The drive’s first leg through northern New Mexico was beautiful: chalky gypsum mesas and ridges, the iron-rich reds of Jemez, scrubby yellow-tinged desert, silver mountains looming up slowly on the horizon. Blue, blue, blue sky. Eventually conifer forests laden with fresh snow. Along the way my anticipation grew for the burst of newness that would be Arizona.

But crossing state lines didn’t bring what I expected. Somehow, dumbly, I thought there’d be a sudden switch in landscapes. Instead the scenery rolled on, mile after mile, evolving but never breaking.

It gradually crept up in me how artificial my worldview was. What is this dichotomy I’ve believed all my life of sedate eastern towns versus the Wild West? Where was the supposed line between the two? In moving to New Mexico I thought I’d made some crisp switch, leaving one distinct place for an entirely separate one. All I’d really done is travel a flowing continuum of land, slipping from homeland to homeland to homeland along the way.

Of course. Dichotomies are abstractions. Lines are imaginary. They’re part of the architecture of that Western cathedral in my mind, maybe — they’re not tangible in the land itself.

Standing in four states at once at the Four Corners Monument in the Navajo Nation.

What did I expect crossing into Arizona? I suppose my mental image was of flat, glaring desert heat and racist white vigilantes in pickup trucks cocking their guns as they leer across the border to Mexico. Another artificial line. A line through what was once a unified Mexico, and before that New Spain, and before that nothing because there were no lines between names, just the continuous flowing of terrains and trade routes. No passports and visas, no Immigration and Customs Enforcement, just people — communities and the land that gave them life.

Do places belong to people? 
Or do people belong to places?

“We Are of This Place.”

What a fool I’ve been, I thought.

Then I thought of that fool of a man 2,000 miles back east in the White House, suited up for glossy photo ops between hitting green-soaked golf links. We elected a real estate tycoon as head of state. He built his life by building hotels for placeless jet-setters, casinos where values are a game of winning and losing, golf courses where landscaping supplants landscapes. He bought up places and walled them off from unworthy neighbors.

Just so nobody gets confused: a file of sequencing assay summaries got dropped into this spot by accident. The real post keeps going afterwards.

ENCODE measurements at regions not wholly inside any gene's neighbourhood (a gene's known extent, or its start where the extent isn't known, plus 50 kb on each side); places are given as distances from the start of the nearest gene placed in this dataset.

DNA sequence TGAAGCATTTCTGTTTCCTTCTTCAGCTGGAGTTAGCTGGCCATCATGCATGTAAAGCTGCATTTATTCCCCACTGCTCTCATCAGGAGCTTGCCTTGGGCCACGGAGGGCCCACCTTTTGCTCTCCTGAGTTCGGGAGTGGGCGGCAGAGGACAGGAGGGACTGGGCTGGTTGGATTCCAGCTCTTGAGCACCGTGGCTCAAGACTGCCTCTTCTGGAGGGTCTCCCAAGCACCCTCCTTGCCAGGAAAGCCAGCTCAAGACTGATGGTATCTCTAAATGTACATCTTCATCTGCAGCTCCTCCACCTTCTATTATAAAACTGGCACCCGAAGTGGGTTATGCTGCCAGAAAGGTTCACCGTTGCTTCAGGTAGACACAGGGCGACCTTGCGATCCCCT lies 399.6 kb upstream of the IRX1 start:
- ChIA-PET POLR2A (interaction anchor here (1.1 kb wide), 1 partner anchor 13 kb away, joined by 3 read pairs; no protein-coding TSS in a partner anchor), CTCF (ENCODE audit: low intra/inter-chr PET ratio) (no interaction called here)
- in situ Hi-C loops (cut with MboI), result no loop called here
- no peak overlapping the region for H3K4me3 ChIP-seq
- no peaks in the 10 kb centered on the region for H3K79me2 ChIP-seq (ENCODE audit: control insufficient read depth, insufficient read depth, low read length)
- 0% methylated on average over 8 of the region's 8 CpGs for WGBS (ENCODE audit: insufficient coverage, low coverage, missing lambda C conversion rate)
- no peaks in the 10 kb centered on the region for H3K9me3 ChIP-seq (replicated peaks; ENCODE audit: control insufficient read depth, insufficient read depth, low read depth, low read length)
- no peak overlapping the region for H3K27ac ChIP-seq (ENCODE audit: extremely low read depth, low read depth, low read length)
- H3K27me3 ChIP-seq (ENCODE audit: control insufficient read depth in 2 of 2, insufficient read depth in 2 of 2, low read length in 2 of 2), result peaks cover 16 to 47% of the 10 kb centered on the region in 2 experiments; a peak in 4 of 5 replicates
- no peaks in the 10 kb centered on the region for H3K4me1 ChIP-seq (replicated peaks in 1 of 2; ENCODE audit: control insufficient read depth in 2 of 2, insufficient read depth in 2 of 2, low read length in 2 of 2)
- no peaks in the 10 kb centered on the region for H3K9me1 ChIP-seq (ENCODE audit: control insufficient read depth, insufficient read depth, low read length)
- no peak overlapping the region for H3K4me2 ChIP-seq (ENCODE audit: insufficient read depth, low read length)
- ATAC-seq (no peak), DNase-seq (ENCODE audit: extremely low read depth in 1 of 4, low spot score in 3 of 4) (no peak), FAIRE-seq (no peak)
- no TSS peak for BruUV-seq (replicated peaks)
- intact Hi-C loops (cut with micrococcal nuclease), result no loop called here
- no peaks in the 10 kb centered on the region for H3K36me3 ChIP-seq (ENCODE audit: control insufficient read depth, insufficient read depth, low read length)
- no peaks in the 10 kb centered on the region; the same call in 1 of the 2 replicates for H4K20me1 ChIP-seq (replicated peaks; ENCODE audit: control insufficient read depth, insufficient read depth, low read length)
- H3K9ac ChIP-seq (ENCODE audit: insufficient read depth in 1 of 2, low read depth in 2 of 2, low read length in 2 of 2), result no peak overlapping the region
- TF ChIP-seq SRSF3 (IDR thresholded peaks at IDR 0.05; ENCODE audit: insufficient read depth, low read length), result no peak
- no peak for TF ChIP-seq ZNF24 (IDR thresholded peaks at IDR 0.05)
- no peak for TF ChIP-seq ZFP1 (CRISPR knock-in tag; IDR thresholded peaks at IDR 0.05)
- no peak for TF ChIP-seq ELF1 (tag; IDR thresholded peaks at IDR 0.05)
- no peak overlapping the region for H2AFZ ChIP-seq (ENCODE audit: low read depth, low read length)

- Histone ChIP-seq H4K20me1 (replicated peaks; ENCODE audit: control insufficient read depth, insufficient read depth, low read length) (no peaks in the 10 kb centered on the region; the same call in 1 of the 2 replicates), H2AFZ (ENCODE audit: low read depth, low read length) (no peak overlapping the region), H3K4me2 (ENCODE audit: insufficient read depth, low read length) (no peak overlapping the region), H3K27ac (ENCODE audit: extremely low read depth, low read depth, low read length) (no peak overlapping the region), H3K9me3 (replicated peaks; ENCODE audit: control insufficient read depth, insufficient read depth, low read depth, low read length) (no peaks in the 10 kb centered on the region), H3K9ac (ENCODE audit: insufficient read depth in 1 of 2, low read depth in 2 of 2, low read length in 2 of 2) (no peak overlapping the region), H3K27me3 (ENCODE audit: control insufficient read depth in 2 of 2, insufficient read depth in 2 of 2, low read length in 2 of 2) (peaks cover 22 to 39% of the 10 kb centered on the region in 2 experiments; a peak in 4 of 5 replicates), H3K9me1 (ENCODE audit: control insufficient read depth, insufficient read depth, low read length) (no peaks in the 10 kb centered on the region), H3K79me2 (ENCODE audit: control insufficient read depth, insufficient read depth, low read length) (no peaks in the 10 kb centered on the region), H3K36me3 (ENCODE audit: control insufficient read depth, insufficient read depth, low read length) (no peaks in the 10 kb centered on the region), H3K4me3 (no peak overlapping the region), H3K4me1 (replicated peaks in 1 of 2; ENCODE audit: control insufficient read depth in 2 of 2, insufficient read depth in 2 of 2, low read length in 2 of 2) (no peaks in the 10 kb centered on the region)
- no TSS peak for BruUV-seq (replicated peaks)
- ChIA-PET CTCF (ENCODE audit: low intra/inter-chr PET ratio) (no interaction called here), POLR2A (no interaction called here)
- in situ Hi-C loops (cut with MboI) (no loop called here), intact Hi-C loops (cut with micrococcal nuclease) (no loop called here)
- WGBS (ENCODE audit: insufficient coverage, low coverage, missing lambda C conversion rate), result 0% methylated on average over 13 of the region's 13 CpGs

What strange Western cathedral of a worldview does he house in his head? Not a cathedral, perhaps; not a holy edifice of ancient values. A skyscraper. A modern skyscraper of capitalist constructs, empty, with a gleaming façade and thickly-drawn property lines.

And now he’s responsible for this place out here too — Commander in Chief from sea to shining sea, east to west. Does he know anything about this flyover country between Atlantic City and Las Vegas, D.C. and Hollywood? Anything aside from the layout of the Electoral College and the location of the Mexican border?

Ah, the Mexican border. He probably doesn’t know how many multicultural ranchers tend tiny border fences in Texas and New Mexico, across which they shake hands with ranchers in Mexico. He probably never realized that the Tohono O’odham reservation straddles the border between Arizona and Mexico, and new constructions in their sovereign territory would desecrate sacred sites. Did he consider such complexities when he boasted to BUILD THAT WALL out here — the complexities that exist beyond worldviews in the lives of actual people, the place itself?

I can’t conceive of it. The absurdity of building artificial lines up into solid walls: the futility, the waste, the scar upon land he can’t possibly know or understand.

But stranger and more terrible things have happened in the world, not least here in the place that is the West, thanks to the cultural mindset that is the West.

Who can lay claim to this land?
Who can draw lines across it?
Who can cut it up and close it off?
Who would want to?

Who gets to claim that they are of this place?

Now that we’re here — all of us, Pueblo, Navajo, Apache, Comanche, Hispanic, Moorish, Mestizo, Gringo — now that we’ve scattered across the West like invasive tumbleweeds and redefined it, whether our roots are deep or barely threads — now that we have no other homes to blow back to — how dare we tell others to keep out?

The border fence near El Paso, Texas

How dare the West launch Crusades and conquests against the East and “India,” spill blood on others’ homelands, kill, convert, colonize, claim, demarcate, and then keep out? How dare we uproot people from their lives, then declare their land wild, explore it as if it’s unknown, take advantage of it as if it’s unclaimed, invade it for our own adventures?

We Westerners draw lines only to cross them, cross them only to draw new lines. We infiltrate ancient landscapes and erect cruel new divisions across them as if it’s our right.

I am of the West, but then, I am not of the West. I have its cathedral of concepts in my mind, but I do not claim its lands.

Or rather, I feel I shouldn’t… but here I am regardless in this place, drinking its waters and travelings its roads and being here, occupying space.

“We Are of This Place.” Who is? Am I, now? Does my government have the right to claim it? Does it have the right to keep others out?

That January morning in Arizona, having crossed so much landscape, I walked the frozen rim of the Grand Canyon and peered down through geologic strata so distant and ancient the sheer weight of atmosphere rendered them hazy. The depths of the gorge: a place older than all of us, and according to legend, our origins. Or, according to someone’s legend, someone’s origins — I just barely know the story.

I do know that I saw no borderlines in all that petrified earth, just melded layers going deeper than any of us could see, fused into a single complicated breathtaking mass. Of all the many, many people there — visitors congregated from across the world, there to take photos for a day — our feet only walked the surface.